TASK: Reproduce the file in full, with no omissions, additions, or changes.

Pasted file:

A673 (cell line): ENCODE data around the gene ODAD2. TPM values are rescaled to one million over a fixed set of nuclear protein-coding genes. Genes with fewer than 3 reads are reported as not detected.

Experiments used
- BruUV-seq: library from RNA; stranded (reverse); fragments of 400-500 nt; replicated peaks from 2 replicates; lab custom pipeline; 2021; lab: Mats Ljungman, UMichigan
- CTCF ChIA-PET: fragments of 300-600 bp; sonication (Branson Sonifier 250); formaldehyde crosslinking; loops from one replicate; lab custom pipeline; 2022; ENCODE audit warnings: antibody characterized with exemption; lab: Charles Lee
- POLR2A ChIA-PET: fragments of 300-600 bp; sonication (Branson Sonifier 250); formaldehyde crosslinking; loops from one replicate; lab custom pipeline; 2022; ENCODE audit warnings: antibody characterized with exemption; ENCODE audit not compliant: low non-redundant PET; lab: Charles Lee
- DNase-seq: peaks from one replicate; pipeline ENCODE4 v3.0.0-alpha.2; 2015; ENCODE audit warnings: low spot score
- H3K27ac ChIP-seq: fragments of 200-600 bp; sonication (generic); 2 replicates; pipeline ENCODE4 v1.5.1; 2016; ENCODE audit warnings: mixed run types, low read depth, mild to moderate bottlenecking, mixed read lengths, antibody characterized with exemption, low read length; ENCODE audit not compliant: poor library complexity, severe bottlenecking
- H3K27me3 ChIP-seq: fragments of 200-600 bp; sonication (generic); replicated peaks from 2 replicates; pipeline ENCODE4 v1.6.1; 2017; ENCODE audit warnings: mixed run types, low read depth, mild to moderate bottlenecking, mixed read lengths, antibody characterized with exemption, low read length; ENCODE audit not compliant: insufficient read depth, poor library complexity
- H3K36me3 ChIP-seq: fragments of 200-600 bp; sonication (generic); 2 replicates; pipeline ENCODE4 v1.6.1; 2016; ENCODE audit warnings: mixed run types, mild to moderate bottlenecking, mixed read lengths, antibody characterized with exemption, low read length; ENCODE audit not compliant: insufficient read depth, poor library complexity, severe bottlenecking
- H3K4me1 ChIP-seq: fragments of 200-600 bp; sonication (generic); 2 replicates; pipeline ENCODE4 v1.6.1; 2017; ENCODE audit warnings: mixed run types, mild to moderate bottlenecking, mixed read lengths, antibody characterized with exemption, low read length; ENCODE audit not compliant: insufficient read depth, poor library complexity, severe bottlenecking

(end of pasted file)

A673 (cell line): ENCODE data around the gene ODAD2. TPM values are rescaled to one million over a fixed set of nuclear protein-coding genes. Genes with fewer than 3 reads are reported as not detected.

Experiments used
- BruUV-seq: library from RNA; stranded (reverse); fragments of 400-500 nt; replicated peaks from 2 replicates; lab custom pipeline; 2021; lab: Mats Ljungman, UMichigan
- CTCF ChIA-PET: fragments of 300-600 bp; sonication (Branson Sonifier 250); formaldehyde crosslinking; loops from one replicate; lab custom pipeline; 2022; ENCODE audit warnings: antibody characterized with exemption; lab: Charles Lee
- POLR2A ChIA-PET: fragments of 300-600 bp; sonication (Branson Sonifier 250); formaldehyde crosslinking; loops from one replicate; lab custom pipeline; 2022; ENCODE audit warnings: antibody characterized with exemption; ENCODE audit not compliant: low non-redundant PET; lab: Charles Lee
- DNase-seq: peaks from one replicate; pipeline ENCODE4 v3.0.0-alpha.2; 2015; ENCODE audit warnings: low spot score
- H3K27ac ChIP-seq: fragments of 200-600 bp; sonication (generic); 2 replicates; pipeline ENCODE4 v1.5.1; 2016; ENCODE audit warnings: mixed run types, low read depth, mild to moderate bottlenecking, mixed read lengths, antibody characterized with exemption, low read length; ENCODE audit not compliant: poor library complexity, severe bottlenecking
- H3K27me3 ChIP-seq: fragments of 200-600 bp; sonication (generic); replicated peaks from 2 replicates; pipeline ENCODE4 v1.6.1; 2017; ENCODE audit warnings: mixed run types, low read depth, mild to moderate bottlenecking, mixed read lengths, antibody characterized with exemption, low read length; ENCODE audit not compliant: insufficient read depth, poor library complexity
- H3K36me3 ChIP-seq: fragments of 200-600 bp; sonication (generic); 2 replicates; pipeline ENCODE4 v1.6.1; 2016; ENCODE audit warnings: mixed run types, mild to moderate bottlenecking, mixed read lengths, antibody characterized with exemption, low read length; ENCODE audit not compliant: insufficient read depth, poor library complexity, severe bottlenecking
- H3K4me1 ChIP-seq: fragments of 200-600 bp; sonication (generic); 2 replicates; pipeline ENCODE4 v1.6.1; 2017; ENCODE audit warnings: mixed run types, mild to moderate bottlenecking, mixed read lengths, antibody characterized with exemption, low read length; ENCODE audit not compliant: insufficient read depth, poor library complexity, severe bottlenecking